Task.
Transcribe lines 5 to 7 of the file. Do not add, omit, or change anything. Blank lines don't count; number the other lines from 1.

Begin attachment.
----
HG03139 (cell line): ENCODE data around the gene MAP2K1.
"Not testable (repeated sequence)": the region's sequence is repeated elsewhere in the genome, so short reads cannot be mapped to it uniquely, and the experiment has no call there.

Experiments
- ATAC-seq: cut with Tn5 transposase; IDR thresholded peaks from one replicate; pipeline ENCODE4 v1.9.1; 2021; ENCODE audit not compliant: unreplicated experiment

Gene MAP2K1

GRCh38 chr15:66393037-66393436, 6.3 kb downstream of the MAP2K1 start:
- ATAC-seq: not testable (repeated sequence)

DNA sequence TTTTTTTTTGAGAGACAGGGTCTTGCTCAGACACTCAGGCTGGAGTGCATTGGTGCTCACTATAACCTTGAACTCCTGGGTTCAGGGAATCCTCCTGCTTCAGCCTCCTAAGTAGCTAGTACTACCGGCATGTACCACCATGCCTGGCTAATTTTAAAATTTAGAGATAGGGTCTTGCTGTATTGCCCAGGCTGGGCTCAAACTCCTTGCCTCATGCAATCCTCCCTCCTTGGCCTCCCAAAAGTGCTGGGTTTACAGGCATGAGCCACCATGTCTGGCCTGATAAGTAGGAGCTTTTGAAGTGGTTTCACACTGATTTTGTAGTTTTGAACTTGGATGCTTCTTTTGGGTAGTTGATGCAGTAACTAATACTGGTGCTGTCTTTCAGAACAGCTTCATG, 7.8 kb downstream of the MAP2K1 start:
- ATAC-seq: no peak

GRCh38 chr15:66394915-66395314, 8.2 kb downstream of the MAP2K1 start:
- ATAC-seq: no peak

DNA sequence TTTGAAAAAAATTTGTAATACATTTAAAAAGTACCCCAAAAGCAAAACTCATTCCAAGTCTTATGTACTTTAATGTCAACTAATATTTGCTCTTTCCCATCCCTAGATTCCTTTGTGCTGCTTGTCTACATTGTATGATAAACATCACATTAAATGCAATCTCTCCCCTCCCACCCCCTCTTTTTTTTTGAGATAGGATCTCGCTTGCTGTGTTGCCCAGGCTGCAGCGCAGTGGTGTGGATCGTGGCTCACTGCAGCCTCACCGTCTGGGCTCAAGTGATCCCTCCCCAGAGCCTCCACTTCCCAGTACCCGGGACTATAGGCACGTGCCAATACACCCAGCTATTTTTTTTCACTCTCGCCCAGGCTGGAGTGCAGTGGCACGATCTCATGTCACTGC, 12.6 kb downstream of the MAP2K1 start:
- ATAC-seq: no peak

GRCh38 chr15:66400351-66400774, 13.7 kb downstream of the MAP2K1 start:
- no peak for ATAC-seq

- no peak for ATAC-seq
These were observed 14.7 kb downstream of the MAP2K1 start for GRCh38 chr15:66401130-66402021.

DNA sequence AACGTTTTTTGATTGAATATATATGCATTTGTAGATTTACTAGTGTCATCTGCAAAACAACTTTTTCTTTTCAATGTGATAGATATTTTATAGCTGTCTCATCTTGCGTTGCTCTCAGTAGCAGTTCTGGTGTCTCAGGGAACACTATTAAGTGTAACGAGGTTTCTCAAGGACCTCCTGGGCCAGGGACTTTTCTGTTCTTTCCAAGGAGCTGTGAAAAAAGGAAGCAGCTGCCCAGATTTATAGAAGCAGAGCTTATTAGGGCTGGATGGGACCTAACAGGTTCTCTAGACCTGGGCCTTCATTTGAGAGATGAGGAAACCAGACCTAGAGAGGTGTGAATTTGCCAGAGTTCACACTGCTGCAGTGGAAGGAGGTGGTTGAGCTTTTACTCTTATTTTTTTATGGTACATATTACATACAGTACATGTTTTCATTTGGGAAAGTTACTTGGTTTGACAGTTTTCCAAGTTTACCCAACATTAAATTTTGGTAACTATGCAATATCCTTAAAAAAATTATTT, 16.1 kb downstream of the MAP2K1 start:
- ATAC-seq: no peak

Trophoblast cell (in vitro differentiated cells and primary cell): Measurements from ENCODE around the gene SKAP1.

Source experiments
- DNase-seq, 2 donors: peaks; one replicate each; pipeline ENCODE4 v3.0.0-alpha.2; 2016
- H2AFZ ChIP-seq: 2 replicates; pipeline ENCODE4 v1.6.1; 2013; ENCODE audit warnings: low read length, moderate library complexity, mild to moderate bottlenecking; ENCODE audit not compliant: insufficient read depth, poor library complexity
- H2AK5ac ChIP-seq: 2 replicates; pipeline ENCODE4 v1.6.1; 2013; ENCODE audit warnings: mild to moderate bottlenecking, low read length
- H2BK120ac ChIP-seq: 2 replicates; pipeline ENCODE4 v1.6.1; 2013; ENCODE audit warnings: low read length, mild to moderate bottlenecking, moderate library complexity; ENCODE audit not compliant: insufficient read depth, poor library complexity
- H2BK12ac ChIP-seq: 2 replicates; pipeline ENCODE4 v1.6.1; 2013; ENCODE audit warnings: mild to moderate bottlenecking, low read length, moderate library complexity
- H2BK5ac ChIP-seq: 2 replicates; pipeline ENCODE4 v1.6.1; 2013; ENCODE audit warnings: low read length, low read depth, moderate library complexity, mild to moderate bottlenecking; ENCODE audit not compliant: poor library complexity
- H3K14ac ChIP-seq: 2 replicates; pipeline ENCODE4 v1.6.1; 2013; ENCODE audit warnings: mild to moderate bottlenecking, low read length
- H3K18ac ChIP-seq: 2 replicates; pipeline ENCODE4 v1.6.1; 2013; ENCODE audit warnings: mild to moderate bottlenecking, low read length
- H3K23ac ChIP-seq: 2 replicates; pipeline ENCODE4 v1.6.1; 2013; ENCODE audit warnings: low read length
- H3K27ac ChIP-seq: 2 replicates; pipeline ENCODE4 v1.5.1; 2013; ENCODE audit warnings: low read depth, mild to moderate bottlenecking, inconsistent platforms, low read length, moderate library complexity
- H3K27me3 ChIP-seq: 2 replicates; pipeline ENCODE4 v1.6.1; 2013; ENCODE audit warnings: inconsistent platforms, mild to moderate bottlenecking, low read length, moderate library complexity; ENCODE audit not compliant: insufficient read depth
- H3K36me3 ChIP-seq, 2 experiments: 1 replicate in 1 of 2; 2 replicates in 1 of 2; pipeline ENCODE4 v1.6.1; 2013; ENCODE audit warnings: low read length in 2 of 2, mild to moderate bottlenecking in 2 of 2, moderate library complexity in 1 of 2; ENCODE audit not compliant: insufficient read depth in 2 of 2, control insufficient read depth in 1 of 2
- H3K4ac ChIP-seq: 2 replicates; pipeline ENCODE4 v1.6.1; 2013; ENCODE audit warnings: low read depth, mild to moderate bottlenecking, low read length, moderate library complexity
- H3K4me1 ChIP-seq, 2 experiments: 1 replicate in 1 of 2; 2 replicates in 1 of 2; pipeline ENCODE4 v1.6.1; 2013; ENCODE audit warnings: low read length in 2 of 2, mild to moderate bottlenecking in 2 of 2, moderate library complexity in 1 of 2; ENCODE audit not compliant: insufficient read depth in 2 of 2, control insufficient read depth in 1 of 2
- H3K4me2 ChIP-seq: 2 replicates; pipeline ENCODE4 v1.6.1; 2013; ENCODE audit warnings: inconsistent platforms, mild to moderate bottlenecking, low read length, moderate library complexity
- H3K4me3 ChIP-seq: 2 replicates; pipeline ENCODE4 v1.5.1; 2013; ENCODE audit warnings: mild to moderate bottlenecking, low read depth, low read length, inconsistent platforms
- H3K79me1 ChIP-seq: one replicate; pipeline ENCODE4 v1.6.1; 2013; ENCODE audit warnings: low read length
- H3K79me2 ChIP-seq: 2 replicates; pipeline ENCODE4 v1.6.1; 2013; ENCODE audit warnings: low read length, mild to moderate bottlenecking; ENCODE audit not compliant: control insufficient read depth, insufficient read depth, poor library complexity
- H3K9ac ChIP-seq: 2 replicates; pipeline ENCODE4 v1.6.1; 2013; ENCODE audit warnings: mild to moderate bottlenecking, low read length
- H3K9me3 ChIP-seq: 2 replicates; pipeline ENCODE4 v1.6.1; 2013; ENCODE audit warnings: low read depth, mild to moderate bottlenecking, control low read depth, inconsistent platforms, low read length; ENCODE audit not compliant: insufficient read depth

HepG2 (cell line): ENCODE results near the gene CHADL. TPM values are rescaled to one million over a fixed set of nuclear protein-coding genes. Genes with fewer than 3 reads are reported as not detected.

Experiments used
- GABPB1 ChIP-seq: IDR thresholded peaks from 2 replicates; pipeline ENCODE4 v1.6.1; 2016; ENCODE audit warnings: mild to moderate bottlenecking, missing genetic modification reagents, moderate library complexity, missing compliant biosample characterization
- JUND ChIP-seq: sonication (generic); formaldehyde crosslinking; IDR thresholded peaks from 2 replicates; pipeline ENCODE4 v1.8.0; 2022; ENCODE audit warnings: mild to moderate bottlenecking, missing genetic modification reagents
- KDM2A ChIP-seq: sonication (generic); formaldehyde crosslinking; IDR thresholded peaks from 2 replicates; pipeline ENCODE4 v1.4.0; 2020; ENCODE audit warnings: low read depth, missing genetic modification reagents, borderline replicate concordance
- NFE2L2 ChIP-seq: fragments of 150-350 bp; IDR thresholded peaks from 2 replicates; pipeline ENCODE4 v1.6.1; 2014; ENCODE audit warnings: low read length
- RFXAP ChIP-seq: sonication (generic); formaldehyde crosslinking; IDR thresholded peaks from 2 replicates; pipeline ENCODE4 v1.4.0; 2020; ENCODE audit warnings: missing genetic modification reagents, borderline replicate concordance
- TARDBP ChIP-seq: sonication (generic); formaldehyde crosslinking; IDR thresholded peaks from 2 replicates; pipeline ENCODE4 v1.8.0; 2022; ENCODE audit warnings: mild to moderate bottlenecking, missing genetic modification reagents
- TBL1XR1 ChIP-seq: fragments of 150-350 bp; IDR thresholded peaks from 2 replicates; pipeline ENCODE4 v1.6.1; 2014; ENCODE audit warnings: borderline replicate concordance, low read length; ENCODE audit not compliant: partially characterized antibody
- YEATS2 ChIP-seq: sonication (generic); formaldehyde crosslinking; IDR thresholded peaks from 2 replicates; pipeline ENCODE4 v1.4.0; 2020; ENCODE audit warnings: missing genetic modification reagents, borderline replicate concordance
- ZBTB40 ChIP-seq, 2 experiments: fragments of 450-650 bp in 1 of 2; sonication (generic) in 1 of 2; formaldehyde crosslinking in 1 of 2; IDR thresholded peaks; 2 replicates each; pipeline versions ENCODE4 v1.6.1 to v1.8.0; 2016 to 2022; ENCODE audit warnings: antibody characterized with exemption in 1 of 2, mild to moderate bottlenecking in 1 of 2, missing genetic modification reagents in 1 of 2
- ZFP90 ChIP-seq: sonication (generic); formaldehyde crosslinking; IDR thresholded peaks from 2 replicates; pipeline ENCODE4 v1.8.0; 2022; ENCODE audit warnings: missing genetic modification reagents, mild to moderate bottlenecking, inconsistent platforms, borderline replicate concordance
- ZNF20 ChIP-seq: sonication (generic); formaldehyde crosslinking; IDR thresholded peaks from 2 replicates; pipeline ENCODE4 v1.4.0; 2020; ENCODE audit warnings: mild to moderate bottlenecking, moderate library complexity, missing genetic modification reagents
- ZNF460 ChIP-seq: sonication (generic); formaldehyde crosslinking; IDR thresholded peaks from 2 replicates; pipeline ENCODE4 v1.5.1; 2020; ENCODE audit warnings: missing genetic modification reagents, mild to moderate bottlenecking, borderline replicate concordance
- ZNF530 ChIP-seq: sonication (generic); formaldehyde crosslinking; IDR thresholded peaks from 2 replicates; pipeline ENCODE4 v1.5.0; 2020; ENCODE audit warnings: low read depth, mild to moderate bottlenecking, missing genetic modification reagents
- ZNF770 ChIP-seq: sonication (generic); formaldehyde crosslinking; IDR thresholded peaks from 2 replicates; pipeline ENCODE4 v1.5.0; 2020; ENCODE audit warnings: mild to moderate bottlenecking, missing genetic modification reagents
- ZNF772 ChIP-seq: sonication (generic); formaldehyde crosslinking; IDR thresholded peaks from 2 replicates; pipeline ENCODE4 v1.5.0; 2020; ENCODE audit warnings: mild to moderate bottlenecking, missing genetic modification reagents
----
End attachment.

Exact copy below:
Gene MAP2K1

GRCh38 chr15:66393037-66393436, 6.3 kb downstream of the MAP2K1 start:
- ATAC-seq: not testable (repeated sequence)